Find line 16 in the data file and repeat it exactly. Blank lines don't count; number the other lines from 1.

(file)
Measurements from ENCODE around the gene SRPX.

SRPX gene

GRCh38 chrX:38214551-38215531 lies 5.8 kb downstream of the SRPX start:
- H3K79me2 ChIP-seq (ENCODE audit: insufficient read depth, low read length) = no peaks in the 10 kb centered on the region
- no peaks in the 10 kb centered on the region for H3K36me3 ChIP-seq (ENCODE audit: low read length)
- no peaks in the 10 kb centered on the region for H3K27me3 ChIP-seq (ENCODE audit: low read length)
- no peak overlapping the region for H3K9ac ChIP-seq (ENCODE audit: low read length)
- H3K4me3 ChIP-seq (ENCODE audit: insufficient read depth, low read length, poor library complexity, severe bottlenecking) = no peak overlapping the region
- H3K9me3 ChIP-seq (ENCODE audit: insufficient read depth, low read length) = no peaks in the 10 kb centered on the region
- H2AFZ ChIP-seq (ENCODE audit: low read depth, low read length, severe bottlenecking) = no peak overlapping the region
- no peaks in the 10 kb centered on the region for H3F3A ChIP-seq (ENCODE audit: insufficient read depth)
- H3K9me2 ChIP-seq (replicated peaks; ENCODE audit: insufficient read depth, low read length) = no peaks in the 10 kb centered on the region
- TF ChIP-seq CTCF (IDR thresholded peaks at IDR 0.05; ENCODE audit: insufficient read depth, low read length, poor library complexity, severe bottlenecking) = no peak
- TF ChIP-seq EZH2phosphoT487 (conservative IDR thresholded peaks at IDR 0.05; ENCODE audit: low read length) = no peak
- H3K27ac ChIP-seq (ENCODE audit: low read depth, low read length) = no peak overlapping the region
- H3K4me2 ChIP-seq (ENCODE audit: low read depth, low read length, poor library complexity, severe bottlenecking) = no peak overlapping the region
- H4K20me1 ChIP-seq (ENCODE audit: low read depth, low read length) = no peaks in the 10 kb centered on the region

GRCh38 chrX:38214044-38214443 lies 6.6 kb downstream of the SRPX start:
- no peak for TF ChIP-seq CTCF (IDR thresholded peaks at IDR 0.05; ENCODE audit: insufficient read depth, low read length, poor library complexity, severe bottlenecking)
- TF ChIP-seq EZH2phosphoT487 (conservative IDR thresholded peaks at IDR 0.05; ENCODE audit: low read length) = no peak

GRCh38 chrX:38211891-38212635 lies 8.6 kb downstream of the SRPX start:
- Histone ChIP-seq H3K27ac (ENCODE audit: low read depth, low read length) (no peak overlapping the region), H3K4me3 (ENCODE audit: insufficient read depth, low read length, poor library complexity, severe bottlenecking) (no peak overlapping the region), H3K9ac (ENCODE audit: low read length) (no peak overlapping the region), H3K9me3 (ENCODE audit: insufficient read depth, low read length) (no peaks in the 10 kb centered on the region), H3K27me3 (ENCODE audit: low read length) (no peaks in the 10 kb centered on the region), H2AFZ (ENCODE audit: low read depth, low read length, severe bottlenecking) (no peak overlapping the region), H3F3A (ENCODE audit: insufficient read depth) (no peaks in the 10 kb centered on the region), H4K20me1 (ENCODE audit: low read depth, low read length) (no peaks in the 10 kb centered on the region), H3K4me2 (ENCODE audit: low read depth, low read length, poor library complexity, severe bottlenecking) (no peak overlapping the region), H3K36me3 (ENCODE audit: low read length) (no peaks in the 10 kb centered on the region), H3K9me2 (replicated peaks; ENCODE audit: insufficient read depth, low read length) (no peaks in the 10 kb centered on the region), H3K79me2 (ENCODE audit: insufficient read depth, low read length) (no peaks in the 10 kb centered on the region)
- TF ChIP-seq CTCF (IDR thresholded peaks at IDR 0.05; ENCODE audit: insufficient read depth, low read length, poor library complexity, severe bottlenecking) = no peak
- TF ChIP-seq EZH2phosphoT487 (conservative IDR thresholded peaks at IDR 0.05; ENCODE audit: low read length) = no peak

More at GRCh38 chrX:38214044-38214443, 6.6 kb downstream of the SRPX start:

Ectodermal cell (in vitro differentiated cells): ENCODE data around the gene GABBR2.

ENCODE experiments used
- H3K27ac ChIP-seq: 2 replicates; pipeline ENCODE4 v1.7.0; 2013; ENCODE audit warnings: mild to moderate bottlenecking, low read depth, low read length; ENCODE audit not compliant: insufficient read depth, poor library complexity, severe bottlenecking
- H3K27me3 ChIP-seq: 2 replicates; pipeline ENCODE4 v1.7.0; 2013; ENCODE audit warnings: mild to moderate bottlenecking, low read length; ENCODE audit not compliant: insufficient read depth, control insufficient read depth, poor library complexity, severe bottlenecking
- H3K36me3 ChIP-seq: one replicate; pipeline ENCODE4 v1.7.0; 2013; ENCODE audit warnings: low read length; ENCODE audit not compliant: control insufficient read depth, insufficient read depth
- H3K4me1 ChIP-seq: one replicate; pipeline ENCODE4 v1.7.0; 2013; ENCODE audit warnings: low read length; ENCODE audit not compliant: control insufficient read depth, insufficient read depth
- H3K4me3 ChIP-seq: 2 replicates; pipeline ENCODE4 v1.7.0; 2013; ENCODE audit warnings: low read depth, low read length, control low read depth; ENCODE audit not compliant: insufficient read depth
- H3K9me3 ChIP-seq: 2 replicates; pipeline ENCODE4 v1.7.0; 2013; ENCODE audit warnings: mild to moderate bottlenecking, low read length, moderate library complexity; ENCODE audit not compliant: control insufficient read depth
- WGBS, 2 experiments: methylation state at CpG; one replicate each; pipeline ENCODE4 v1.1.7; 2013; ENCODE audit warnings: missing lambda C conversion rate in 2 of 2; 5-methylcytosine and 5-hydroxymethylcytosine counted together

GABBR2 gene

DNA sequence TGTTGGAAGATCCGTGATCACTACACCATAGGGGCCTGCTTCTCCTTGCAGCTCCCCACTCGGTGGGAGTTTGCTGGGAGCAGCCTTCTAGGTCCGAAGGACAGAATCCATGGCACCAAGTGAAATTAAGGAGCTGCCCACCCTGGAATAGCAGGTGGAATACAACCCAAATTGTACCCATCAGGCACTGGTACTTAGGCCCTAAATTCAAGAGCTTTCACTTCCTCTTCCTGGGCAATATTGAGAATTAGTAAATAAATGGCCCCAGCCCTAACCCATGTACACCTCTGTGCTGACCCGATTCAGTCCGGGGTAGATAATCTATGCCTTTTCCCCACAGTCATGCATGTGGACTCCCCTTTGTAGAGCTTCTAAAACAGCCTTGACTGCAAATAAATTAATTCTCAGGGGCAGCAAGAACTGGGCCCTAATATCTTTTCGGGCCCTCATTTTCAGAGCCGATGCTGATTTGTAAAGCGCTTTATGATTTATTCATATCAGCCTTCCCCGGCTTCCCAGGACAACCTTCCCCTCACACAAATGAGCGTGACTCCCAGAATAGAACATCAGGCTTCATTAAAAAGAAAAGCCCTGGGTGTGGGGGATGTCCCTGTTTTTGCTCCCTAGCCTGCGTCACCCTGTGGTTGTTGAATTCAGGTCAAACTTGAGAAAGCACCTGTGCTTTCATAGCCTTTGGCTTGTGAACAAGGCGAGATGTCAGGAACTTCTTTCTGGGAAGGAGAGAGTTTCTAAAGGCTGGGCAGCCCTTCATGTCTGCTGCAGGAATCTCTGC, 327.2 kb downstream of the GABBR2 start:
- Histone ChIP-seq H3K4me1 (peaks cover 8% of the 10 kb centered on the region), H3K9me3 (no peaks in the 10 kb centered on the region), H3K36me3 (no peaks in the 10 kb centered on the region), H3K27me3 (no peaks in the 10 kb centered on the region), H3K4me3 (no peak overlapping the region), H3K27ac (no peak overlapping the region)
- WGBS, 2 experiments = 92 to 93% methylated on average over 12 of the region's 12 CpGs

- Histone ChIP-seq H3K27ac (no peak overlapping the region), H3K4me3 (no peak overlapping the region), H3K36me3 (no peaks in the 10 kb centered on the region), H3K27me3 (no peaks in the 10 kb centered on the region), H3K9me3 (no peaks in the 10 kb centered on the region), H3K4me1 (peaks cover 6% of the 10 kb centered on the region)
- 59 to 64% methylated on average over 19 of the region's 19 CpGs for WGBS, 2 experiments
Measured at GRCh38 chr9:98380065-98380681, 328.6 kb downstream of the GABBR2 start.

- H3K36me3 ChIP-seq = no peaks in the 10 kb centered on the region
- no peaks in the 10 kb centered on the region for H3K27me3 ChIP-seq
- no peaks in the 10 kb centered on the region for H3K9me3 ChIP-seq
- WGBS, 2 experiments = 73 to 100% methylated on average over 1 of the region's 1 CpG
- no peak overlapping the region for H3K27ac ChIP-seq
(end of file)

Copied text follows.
- H3K4me2 ChIP-seq (ENCODE audit: low read depth, low read length, poor library complexity, severe bottlenecking) = no peak overlapping the region